Living into the love of God
I have been thinking a lot about the love of God. I am getting ready to do a spiritual retreat with a group of doctors this morning and then tomorrow head down to Portland to speak at the Word Made Flesh Conference. In both cases I had intended to focus on prayer but God keeps bringing me back to the need focus instead on “learn to love me more.” Trust and faith are products of love I realize. Trust and faith do not occur spontaneously, nor do they come with focusing on our need to trust and have faith. Trust and faith come by learning to love the God who is trustworthy in all circumstances.
A few weeks ago someone left a comment on one of my posts with a quote from St. Teresa of Avila, “Remember: if you want to make progress on the path and ascend to the places you have longed for, the important thing is not to think much but to love much, and so to do whatever best awakens you to love.” This too resonated in my soul.
Prayer is not about getting down on our knees to talk to God. Nor is it about praying for the needs of the world. It is about falling in love and staying in love with God as we converse with and interact with the One who fills every fiber of our being.
What awakens us to the love of God which formed us, transforms us, sustains us and empowers us? What awakens us to the love of God so that we crave that intimate place of communion with the lover of our souls? Not just when we sit down in a place of retreat where we intercede for others, but moment by moment of every day in the ordinary routines and activities of life?
This is the question that I think is at the heart of the gospels. Jesus’ whole life is about learning to love the God who is love. That is why James calls “love of God and love of neighbor” the royal law. That is why Jesus spent so much time drawing aside to quiet places to pray. That is why the disciples longed to learn how to pray as Jesus prayed, not in a distant, hands-off relationship but in an intimate, loving interaction that permeated his life and ministry. Learning to love someone means spending time in their presence, becoming familiar with their voice, gazing into their face. It means loving to stand in awe of what they have made, touching, tasting and relishing their love expressed through such creativity.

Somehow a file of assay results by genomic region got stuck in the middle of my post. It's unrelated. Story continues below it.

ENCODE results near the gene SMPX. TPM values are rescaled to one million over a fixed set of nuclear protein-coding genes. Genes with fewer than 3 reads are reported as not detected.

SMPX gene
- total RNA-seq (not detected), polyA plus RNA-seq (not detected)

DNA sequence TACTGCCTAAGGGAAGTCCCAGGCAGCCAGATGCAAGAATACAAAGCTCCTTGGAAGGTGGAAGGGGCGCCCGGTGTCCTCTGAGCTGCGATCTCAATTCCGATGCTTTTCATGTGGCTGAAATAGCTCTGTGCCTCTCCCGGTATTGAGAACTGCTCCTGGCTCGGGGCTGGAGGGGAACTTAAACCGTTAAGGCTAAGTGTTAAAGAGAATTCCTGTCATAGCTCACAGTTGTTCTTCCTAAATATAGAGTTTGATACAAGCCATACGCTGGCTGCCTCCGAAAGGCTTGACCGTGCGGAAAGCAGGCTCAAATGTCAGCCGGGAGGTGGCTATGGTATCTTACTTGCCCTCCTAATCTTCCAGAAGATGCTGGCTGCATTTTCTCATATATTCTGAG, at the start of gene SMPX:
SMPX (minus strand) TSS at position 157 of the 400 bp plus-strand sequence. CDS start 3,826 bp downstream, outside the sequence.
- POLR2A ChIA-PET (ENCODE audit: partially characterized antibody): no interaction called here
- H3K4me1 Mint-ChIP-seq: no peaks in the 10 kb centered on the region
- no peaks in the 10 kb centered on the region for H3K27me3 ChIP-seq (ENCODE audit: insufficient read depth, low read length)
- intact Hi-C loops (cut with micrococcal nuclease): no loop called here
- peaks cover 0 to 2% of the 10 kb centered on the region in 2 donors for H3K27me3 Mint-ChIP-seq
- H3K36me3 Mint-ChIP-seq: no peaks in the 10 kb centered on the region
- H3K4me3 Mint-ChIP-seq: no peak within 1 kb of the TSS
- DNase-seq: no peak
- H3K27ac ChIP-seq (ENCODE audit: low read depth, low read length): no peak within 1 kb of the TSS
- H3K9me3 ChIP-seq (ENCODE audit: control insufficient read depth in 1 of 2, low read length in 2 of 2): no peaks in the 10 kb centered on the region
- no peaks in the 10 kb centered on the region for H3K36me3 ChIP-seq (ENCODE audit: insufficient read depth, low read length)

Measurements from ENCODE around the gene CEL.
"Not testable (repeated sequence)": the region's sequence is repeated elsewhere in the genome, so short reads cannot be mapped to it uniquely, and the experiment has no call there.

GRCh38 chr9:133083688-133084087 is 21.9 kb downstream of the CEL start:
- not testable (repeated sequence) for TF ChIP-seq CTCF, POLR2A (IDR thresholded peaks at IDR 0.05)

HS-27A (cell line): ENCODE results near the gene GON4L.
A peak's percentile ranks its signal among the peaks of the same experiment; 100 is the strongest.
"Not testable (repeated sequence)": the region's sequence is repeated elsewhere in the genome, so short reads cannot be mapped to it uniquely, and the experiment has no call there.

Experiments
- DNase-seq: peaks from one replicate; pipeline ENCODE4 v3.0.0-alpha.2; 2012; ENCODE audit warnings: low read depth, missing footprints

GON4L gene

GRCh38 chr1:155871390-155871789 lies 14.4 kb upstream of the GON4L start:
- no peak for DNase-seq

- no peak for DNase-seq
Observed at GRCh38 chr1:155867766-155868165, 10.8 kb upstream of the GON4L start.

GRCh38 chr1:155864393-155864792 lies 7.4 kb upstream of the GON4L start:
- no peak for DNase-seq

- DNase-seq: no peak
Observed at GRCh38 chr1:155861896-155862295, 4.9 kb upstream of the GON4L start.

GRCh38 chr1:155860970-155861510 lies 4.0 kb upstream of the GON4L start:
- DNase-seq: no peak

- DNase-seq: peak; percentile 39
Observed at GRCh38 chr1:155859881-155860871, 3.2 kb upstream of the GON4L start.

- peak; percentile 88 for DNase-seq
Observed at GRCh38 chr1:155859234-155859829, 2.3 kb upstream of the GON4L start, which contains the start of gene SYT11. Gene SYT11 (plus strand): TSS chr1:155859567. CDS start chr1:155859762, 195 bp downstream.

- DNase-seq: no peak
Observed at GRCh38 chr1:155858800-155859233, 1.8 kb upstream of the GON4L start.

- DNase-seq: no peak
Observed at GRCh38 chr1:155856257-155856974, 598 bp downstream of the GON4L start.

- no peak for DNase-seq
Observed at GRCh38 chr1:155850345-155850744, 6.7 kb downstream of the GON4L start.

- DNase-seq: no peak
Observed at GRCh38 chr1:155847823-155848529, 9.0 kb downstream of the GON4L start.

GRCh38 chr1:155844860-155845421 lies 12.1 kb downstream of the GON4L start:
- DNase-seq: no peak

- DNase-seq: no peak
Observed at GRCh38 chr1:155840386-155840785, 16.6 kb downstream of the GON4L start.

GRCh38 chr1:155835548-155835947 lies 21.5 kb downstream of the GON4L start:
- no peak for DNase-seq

It also means learning to love what they love. To enter into a loving relationship with God means to desire what God loves — justice and mercy and compassion. It means that our hearts ache with the things that tear God’s heart apart — sin and disease and injustice. From the fullness of our experience of God’s love we are able to love others. The outpouring of God’s love into the lives of others is, I believe, one of the most profound expressions of prayer that there can be.
Let me leave you with this beautiful quote from Elaine Heath’s book, The Mystical Way of Evangelism, to meditate on.
When we come home to the love of God everything changes, beginning with how we pray. Prayer is now at its foundation a contemplative soaking in the infinite love of God. All our intercessions and thanksgivings and wordless cries now issue from the molten core of contemplative prayer. Prayer has become the vital breath, the heartbeat of divine energy without which we cannot live.
So what awakens you to the love of God? I would love to hear your thoughts on this.
Christine Sine is executive director of Mustard Seed Associates, a small organization founded by her and her husband, Tom Sine, to assist churches and Christian organizations to engage the challenges of the 21st century. She writes at God space, where this post originally appeared.
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